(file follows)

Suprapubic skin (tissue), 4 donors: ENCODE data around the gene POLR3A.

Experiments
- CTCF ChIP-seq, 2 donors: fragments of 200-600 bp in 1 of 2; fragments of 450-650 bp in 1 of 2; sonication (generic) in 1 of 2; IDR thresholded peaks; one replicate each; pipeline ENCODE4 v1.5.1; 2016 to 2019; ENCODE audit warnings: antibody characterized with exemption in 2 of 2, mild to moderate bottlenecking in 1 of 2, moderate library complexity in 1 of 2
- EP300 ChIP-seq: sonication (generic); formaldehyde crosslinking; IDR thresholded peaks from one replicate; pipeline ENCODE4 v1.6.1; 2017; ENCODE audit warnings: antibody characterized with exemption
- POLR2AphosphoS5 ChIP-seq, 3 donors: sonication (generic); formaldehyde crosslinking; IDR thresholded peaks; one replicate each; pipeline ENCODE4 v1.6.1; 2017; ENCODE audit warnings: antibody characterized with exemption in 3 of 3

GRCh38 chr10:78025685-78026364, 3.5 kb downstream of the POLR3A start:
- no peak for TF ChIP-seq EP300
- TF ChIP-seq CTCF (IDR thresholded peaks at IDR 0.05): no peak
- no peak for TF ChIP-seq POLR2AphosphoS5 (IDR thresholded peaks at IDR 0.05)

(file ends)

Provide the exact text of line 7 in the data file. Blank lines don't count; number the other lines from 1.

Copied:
- no peak for TF ChIP-seq EP300